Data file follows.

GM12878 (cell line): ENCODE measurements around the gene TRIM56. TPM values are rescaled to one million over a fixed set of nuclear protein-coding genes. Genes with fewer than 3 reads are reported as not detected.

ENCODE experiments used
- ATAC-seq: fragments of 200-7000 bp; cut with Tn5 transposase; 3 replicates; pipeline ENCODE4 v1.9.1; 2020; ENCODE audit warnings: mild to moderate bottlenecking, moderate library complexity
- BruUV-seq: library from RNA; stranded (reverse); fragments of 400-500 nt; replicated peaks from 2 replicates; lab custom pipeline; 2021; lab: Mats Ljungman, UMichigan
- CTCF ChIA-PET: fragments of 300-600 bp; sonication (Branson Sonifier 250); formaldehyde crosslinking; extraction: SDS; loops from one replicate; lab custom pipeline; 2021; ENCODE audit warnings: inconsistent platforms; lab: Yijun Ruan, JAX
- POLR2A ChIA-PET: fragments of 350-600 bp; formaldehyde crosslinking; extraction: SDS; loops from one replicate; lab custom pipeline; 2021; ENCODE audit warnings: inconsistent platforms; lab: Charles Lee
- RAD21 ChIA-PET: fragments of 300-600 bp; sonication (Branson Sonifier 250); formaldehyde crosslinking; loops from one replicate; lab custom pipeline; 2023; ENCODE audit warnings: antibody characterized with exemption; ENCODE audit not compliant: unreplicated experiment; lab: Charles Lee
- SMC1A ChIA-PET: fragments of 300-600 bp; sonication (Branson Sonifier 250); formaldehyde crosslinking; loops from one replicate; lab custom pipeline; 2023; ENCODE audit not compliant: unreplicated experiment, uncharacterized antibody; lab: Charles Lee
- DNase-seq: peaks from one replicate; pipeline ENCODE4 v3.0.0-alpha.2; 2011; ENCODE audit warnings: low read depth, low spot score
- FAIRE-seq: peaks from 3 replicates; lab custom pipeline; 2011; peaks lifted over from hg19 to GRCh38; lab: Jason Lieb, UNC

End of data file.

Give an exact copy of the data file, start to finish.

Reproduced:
GM12878 (cell line): ENCODE measurements around the gene TRIM56. TPM values are rescaled to one million over a fixed set of nuclear protein-coding genes. Genes with fewer than 3 reads are reported as not detected.

ENCODE experiments used
- ATAC-seq: fragments of 200-7000 bp; cut with Tn5 transposase; 3 replicates; pipeline ENCODE4 v1.9.1; 2020; ENCODE audit warnings: mild to moderate bottlenecking, moderate library complexity
- BruUV-seq: library from RNA; stranded (reverse); fragments of 400-500 nt; replicated peaks from 2 replicates; lab custom pipeline; 2021; lab: Mats Ljungman, UMichigan
- CTCF ChIA-PET: fragments of 300-600 bp; sonication (Branson Sonifier 250); formaldehyde crosslinking; extraction: SDS; loops from one replicate; lab custom pipeline; 2021; ENCODE audit warnings: inconsistent platforms; lab: Yijun Ruan, JAX
- POLR2A ChIA-PET: fragments of 350-600 bp; formaldehyde crosslinking; extraction: SDS; loops from one replicate; lab custom pipeline; 2021; ENCODE audit warnings: inconsistent platforms; lab: Charles Lee
- RAD21 ChIA-PET: fragments of 300-600 bp; sonication (Branson Sonifier 250); formaldehyde crosslinking; loops from one replicate; lab custom pipeline; 2023; ENCODE audit warnings: antibody characterized with exemption; ENCODE audit not compliant: unreplicated experiment; lab: Charles Lee
- SMC1A ChIA-PET: fragments of 300-600 bp; sonication (Branson Sonifier 250); formaldehyde crosslinking; loops from one replicate; lab custom pipeline; 2023; ENCODE audit not compliant: unreplicated experiment, uncharacterized antibody; lab: Charles Lee
- DNase-seq: peaks from one replicate; pipeline ENCODE4 v3.0.0-alpha.2; 2011; ENCODE audit warnings: low read depth, low spot score
- FAIRE-seq: peaks from 3 replicates; lab custom pipeline; 2011; peaks lifted over from hg19 to GRCh38; lab: Jason Lieb, UNC